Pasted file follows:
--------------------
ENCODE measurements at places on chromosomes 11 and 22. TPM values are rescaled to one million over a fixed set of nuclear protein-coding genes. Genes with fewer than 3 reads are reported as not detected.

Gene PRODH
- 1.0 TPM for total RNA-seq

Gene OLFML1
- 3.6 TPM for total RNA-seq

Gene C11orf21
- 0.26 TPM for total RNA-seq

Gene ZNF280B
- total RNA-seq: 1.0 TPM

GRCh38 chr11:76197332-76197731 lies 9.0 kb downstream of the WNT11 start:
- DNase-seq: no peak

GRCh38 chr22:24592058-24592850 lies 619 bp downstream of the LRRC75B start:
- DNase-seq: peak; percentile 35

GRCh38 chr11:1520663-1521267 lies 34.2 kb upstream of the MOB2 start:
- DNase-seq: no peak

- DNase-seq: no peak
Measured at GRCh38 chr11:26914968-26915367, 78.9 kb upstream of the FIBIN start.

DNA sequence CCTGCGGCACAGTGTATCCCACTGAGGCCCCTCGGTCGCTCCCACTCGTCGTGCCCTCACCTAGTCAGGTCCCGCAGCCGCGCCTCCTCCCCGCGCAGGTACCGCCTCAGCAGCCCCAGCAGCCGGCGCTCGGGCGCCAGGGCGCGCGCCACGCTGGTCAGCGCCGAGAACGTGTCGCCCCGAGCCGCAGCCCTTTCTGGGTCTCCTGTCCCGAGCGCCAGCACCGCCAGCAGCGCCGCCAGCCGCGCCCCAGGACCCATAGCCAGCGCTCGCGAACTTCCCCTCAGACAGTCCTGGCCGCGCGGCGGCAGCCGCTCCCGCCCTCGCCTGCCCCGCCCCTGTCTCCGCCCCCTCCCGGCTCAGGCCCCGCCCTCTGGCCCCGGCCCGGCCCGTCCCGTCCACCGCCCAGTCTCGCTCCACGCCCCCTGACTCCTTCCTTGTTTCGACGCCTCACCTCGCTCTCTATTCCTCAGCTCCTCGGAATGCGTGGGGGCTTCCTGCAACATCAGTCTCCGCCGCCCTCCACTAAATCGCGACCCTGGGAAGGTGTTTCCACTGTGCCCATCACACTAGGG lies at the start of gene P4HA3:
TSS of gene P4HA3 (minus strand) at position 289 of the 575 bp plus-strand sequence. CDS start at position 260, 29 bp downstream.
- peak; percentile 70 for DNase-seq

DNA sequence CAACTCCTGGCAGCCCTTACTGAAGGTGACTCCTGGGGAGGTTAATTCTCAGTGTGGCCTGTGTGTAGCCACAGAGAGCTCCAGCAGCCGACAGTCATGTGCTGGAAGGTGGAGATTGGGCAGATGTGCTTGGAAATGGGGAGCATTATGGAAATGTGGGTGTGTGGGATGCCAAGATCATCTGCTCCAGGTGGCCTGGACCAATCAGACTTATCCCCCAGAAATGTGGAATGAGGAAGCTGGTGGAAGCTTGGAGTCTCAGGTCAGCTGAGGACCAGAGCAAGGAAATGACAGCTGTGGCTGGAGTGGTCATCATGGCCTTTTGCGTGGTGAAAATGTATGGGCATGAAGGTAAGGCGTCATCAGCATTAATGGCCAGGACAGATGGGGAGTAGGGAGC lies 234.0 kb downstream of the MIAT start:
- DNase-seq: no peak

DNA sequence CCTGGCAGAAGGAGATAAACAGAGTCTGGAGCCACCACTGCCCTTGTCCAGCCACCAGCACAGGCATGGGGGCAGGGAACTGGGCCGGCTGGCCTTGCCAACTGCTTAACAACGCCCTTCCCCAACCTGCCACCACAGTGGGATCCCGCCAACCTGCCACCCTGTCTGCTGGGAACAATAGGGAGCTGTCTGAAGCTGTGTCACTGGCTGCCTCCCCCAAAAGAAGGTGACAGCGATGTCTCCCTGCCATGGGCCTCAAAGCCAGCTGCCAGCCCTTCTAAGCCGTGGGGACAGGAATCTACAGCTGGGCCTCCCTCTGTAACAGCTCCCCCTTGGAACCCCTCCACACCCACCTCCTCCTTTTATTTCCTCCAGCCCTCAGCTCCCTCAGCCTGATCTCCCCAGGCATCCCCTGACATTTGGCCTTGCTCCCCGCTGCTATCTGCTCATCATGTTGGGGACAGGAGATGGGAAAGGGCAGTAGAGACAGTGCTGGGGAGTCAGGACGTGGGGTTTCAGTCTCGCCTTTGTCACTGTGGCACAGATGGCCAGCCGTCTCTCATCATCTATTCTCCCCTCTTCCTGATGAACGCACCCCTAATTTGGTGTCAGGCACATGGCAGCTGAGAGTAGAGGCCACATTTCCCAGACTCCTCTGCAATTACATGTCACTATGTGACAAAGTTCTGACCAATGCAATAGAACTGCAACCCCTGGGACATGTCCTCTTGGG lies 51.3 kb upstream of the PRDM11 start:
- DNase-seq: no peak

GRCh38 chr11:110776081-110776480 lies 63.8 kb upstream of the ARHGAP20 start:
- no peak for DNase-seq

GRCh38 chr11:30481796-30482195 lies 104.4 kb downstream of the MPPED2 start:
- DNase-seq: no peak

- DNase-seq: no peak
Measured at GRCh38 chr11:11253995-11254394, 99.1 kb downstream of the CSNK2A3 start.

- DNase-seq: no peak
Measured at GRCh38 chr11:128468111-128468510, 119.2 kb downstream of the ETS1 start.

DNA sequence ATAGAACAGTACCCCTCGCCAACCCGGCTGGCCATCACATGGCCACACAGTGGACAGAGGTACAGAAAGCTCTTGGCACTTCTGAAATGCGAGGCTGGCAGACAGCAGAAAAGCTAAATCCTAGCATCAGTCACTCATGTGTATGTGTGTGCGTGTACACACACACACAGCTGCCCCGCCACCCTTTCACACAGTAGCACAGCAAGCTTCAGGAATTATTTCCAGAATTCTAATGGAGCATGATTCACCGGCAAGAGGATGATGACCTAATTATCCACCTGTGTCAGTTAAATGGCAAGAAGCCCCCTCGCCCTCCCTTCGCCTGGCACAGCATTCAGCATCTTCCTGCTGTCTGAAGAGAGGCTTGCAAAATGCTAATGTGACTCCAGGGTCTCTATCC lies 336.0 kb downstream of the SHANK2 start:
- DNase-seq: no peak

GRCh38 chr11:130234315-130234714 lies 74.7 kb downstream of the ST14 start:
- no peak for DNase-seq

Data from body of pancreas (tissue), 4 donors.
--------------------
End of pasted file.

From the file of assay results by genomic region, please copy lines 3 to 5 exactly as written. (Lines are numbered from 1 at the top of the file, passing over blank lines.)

- 1.0 TPM for total RNA-seq

Gene OLFML1
- 3.6 TPM for total RNA-seq